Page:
Immediately after the war the United States Air Force had 21 different guided missile projects including would-be cruise missiles. All were cancelled by 1948 except four: the Air Material Command BANSHEE, the SM-62 Snark, the SM-64 Navaho, and the MGM-1 Matador. The BANSHEE design was similar to Operation Aphrodite; like Aphrodite it failed, and was cancelled in April 1949[1]. “The U.S. Air Force” redirects here. ... Snark missile launch The Northrop SM-62 Snark was a specialised intercontinental missile with a nuclear warhead briefly operated by the US Strategic Air Command from 1958 until 1961. ... The SM-64 Navaho was the last-built in a line of intermediate-range ballistic missiles designed by North American Aviation in the late 1950s for the U.S. Air Force. ... The Martin MGM-1 Matador was the first operational surface-to-surface cruise missile built by the United States, similar in concept to the German V-1. ... Operation Aphrodite was the code name of a secret program initiated by the United States Army Air Forces during the latter part of World War II. The United States Eighth Air Force used Aphrodite both as an experimental method of destroying V weapon production and launch facilities and as a...


During the Cold War period both the United States and the Soviet Union experimented further with the concept, deploying early cruise missiles from land, submarines and aircraft. The main outcome of the U.S. Navy submarine missile project was the SSM-N-8 Regulus missile, based upon the V-1. For other uses, see Cold War (disambiguation). ... A Regulus I missile at the USS Bowfin museum ship at Pearl Harbor, Hawaii The SSM-N-8A Regulus cruise missile was the nuclear deterrent weapon employed by the United States Navy from 1955 to 1964. ...


The U.S. Air Force's first operational surface-to-surface missile was the winged, mobile, nuclear-capable MGM-1 Matador, also similar in concept to the V-1. Deployment overseas began in 1954, first to West Germany and later to the Republic of China (Taiwan) and South Korea. On November 7, 1956 U. S. Air Force Matador units in West Germany, whose missiles were capable of striking targets in the Warsaw Pact, deployed from their fixed day-to-day sites to unannounced dispersed launch locations. This alert was in response to the crisis posed by the Soviet attack on Hungary which suppressed the 1956 Hungarian Revolution. The Martin MGM-1 Matador was the first operational surface-to-surface cruise missile built by the United States, similar in concept to the German V-1. ... Combatants Soviet Union ÁVH Hungarian government, various nationalist militias Commanders Yuri Andropov Pál Maléter, Béla Király, Gergely Pongrátz, József Dudás Strength 150,000 troops, 6,000 tanks 100,000+ demonstrators (some later armed), unknown number of soldiers Casualties 720 killed according to official...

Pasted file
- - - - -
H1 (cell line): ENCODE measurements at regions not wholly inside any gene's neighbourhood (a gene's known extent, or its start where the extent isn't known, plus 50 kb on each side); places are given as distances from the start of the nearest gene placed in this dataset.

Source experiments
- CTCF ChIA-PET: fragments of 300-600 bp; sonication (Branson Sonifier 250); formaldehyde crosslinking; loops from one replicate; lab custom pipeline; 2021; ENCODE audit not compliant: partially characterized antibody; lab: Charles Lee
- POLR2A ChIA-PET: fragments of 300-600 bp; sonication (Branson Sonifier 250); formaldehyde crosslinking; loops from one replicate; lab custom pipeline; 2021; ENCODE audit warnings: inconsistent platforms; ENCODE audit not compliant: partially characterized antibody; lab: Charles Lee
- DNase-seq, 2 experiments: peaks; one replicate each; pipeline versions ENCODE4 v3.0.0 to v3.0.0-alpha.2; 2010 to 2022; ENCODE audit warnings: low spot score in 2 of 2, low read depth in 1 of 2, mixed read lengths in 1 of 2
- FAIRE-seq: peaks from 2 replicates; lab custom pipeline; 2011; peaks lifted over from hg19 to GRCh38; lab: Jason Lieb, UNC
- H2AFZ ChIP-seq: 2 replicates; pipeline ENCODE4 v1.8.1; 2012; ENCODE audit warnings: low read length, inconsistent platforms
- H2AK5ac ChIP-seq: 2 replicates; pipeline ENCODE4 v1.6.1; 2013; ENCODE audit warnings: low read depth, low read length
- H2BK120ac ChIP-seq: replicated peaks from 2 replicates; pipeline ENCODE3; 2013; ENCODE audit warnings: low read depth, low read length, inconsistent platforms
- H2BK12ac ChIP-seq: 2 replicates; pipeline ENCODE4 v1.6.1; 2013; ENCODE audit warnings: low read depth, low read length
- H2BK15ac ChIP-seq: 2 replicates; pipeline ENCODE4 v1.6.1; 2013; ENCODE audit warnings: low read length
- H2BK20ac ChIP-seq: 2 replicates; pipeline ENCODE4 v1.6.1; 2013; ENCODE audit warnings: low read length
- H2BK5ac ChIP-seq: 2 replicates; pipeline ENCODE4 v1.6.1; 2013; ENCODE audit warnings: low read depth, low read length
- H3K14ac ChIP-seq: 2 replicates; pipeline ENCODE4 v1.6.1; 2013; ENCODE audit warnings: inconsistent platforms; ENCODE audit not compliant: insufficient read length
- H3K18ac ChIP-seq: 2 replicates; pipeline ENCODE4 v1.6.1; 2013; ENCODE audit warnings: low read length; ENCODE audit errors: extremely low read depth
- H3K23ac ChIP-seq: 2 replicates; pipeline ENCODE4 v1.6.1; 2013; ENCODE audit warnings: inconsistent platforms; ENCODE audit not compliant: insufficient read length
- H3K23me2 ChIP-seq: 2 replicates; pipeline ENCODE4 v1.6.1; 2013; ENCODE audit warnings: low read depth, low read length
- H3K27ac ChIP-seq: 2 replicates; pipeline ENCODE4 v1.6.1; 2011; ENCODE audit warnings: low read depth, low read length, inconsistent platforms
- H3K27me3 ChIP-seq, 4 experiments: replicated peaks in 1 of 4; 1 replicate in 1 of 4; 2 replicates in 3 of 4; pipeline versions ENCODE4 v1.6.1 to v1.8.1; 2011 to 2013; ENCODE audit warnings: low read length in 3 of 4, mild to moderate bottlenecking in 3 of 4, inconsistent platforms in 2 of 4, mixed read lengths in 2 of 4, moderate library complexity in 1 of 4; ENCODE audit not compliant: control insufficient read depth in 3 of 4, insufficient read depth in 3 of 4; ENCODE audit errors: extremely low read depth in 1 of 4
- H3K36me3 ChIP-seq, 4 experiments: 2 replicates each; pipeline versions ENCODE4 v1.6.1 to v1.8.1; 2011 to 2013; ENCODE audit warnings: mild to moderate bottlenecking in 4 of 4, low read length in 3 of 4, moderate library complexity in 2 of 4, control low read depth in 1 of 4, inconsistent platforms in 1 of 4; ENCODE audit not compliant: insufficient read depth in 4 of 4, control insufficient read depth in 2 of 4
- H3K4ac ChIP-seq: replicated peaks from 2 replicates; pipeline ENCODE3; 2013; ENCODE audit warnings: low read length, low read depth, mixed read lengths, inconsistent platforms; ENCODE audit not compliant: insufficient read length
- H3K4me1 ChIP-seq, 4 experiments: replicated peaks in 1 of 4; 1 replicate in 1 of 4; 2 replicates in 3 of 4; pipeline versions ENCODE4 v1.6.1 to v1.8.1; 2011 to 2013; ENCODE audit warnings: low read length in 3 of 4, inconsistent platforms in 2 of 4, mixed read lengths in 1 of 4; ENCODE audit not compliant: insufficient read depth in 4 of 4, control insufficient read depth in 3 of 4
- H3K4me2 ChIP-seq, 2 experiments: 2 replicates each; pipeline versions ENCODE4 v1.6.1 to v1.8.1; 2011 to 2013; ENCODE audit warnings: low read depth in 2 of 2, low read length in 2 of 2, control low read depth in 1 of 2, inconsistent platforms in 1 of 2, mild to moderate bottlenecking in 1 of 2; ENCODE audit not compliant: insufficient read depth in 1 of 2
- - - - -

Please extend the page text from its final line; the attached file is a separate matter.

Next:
Between 1957 and 1961 the United States followed an ambitious and well-funded program to develop a nuclear-powered cruise missile, Project Pluto. It was designed to fly below the enemy's radar at speeds above Mach 3 and carry a number of hydrogen bombs that it would drop on its path over enemy territory. Although the concept was proven sound and the 500 megawatt engine finished a successful test run in 1961, no airworthy device was ever completed. The project was finally abandoned in favor of ICBM development. On January 1, 1957, the U.S. Air Force and the U.S. Atomic Energy Commission selected the Lawrence Livermore National Laboratorys (LLNL) predecessor, the Lawrence Radiation Laboratory, to study the feasibility of applying heat from nuclear reactors to ramjet engines. ... An F/A-18 Hornet breaking the sound barrier. ... The mushroom cloud of the atomic bombing of Nagasaki, Japan, in 1945 lifted nuclear fallout some 18 km (60,000 feet) above the epicenter. ... The megawatt (symbol: MW) is a unit for measuring power corresponding to one million (106) watts. ... A Minuteman III missile soars after a test launch. ...


While ballistic missiles were the preferred weapons for land targets, heavy nuclear and conventional tipped cruise missiles were seen by the USSR as a primary weapon to destroy US naval carrier battle groups. Large submarines (e.g. Echo and Oscar classes) were developed to carry these weapons and shadow US battle groups at sea, and large bombers (e.g. Backfire, Bear, and Blackjack models) were equipped with the weapons in their air-launched cruise missile (ALCM) configuration. Diagram of V-2, the first ballistic missile. ... The Abraham Lincoln battle group during the 2000 RIMPAC exercises A carrier battle group (CVBG) consists of an aircraft carrier (CV) and its escorts. ... Echo II class submarine Echo class is the NATO reporting name assigned to the submarines created by six projects of the Soviet Navy. ... Oscar class submarine The Soviet Union’s Project 949 (Granit) and Project 949A (Antey) submarines are known in the West by their NATO reporting names: the Oscar-I and Oscar-II classes respectively. ... Tu-22M The Tupolev Tu-22M (NATO reporting name Backfire) is a supersonic, swing-wing, long-range strategic and maritime strike bomber developed by the Soviet Union. ... The Tupolev Tu-95 (Туполев Ту–95) (NATO reporting name Bear) is the most successful and longest-serving Tupolev strategic bomber and missile carrier built by the Soviet Union during the Cold War. ... The Tupolev Tu-160 (NATO reporting name Blackjack) is a supersonic, variable-geometry heavy bomber designed by the Soviet Union. ...